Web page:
Huba and Freed (2000) provide criteria of an exemplary assessment task. At the conclusion of each learning session (class or activity) it is advisable to consider how the session was conducted with respect to their criteria. According to Huba and Freed, exemplary learning tasks are considered to be:

* Valid – yields useful information to guide learning;

* Coherent – is structured so that activities lead to desired performance or product;

* Authentic – addresses ill-defined problems/issues that are either enduring or emerging;

* Rigorous – requires use of declarative, procedural, and meta- cognitive knowledge;

* Engaging – provokes student interest and persistence;

* Challenging – provokes, as well as evaluates, student learning;

* Respectful – allows students to reveal their uniqueness as learners;

* Responsive – provides feedback to students leading to performance improvement;

* Retention – leads to a high percentage of cognitive retention for most students;

* Reasonable – efficient use of class and homework, as well as instructor time commitments; and

* Resources – adequate resources are planned and provided in a timely manner.


Wagner et al. (2008) presents a demonstration of a template approach for development of documents that incorporate the principles discussed above for the development of LearnerCentered achievement of outcomes. The specific example presented shows a very successful approach we use involving building teams, which we then use as a teaching method to enhance significantly the quality of learning outcomes. This approach represents a profound break with previous methods and is essential in for achieving success for programs of information systems. Landry (2008) reviews the importance for IS faculty to embrace this new approach.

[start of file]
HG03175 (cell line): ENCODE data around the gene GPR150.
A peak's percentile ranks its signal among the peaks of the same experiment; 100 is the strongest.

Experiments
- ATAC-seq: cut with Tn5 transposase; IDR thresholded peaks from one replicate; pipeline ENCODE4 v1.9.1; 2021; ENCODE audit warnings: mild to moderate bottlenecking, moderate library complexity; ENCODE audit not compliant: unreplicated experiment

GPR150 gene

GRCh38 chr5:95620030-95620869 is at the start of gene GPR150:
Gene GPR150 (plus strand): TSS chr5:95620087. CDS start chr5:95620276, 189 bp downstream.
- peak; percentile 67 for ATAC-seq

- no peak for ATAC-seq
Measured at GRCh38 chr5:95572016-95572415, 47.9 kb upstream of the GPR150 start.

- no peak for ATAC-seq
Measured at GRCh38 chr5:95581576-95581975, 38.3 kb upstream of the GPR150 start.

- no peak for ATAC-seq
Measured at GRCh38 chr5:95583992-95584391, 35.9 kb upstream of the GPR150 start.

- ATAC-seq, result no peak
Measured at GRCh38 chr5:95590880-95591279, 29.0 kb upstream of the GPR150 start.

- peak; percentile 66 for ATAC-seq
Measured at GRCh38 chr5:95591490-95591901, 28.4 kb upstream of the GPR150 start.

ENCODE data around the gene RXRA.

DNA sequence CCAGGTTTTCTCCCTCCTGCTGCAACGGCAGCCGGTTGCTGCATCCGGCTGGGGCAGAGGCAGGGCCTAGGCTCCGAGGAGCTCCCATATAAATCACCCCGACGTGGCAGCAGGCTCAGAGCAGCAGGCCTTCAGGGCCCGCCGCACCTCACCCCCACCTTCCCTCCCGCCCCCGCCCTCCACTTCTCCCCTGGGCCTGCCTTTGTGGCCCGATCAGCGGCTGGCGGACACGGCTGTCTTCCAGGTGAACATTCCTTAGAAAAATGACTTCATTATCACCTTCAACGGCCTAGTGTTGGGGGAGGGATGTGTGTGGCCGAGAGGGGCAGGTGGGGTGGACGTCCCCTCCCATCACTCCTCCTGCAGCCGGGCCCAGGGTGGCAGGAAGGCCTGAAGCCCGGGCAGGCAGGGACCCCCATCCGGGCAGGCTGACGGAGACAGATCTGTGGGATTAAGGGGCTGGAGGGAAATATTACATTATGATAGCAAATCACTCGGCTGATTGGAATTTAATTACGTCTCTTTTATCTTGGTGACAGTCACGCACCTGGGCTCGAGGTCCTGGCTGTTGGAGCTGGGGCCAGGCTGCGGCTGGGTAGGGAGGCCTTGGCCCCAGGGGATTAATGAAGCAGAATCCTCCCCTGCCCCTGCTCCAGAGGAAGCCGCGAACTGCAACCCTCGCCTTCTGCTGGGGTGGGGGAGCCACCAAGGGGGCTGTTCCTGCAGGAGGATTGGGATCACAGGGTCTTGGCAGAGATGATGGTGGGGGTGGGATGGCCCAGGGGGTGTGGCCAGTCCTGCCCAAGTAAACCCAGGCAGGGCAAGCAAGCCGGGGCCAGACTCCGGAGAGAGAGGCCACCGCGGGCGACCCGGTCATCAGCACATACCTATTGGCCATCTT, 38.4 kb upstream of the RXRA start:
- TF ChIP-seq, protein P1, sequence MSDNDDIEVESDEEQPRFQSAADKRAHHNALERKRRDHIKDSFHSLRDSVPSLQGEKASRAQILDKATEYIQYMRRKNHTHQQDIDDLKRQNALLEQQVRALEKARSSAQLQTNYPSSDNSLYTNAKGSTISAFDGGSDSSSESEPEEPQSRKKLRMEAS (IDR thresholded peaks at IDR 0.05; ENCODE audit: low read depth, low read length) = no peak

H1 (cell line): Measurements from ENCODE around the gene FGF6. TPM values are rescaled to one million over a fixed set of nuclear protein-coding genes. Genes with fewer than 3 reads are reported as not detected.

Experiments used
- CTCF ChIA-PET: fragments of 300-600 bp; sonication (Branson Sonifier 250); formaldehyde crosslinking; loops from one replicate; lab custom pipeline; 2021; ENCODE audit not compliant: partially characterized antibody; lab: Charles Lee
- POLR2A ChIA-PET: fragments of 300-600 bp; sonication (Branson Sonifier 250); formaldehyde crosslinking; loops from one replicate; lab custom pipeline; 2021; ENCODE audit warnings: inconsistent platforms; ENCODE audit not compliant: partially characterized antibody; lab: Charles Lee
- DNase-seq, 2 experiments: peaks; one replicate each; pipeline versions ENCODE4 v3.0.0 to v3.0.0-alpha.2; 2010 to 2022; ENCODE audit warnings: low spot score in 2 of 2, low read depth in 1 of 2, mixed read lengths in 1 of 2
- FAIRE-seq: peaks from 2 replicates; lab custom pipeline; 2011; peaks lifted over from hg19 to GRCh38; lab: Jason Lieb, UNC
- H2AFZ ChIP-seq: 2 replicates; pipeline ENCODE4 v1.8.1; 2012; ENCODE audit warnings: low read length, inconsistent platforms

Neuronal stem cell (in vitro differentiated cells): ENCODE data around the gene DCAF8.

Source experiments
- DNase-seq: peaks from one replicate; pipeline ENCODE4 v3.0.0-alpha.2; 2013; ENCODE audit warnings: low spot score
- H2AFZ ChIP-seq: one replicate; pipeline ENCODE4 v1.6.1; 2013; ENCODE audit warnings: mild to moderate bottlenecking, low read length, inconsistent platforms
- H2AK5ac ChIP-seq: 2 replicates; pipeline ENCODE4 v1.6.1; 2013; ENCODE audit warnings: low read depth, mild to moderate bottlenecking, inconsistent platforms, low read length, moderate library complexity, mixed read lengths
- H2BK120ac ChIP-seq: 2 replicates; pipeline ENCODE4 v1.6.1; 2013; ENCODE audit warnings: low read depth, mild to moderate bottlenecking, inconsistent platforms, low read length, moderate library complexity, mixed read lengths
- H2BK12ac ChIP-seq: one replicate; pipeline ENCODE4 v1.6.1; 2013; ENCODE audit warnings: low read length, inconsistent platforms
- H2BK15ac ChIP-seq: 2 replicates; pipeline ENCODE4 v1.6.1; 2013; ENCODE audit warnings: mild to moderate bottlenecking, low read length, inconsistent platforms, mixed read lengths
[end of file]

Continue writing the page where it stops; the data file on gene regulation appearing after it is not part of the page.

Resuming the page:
A template approach was chosen consistent with the intent of the Capability Maturity Model Integration (CMMI) (2002, 2004) attempt to bring quality standards to the systems and software development industry. The template presents a very explicit manner for implementing templates for other learning outcomes and for assessing their performance with an eye towards improvement based on measurement. In principle, this describes a CMMI level 5 reusable approach. Each step of the template consists of instruction for completing the step as well as an example of what the template user might create as a final document. When the new template is completed, the instructions may be retained or deleted. The two assessment instruments presented in Wagner et al. (2008) provide mechanisms to gain student feedback on the educational approach in a manner consistent with the above specified concepts. An additional assessment structure is provided for the instructor to pre- and post- assess the template, and to develop recommendations for maintenance. This loop closing behavior is characteristic of CMMI level 5, and allows for continuous improvement to take place. Landry et al. (2008) suggests that the improvement process can be facilitated through a community of practice type involvement, as does Longenecker (2007).